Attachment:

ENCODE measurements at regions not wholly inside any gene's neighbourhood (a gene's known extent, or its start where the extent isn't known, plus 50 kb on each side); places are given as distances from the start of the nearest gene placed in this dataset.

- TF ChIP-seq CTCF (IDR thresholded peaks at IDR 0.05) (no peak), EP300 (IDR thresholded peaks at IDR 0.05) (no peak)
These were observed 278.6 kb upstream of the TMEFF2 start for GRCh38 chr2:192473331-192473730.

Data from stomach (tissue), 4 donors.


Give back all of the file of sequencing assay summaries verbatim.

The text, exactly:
ENCODE measurements at regions not wholly inside any gene's neighbourhood (a gene's known extent, or its start where the extent isn't known, plus 50 kb on each side); places are given as distances from the start of the nearest gene placed in this dataset.

- TF ChIP-seq CTCF (IDR thresholded peaks at IDR 0.05) (no peak), EP300 (IDR thresholded peaks at IDR 0.05) (no peak)
These were observed 278.6 kb upstream of the TMEFF2 start for GRCh38 chr2:192473331-192473730.

Data from stomach (tissue), 4 donors.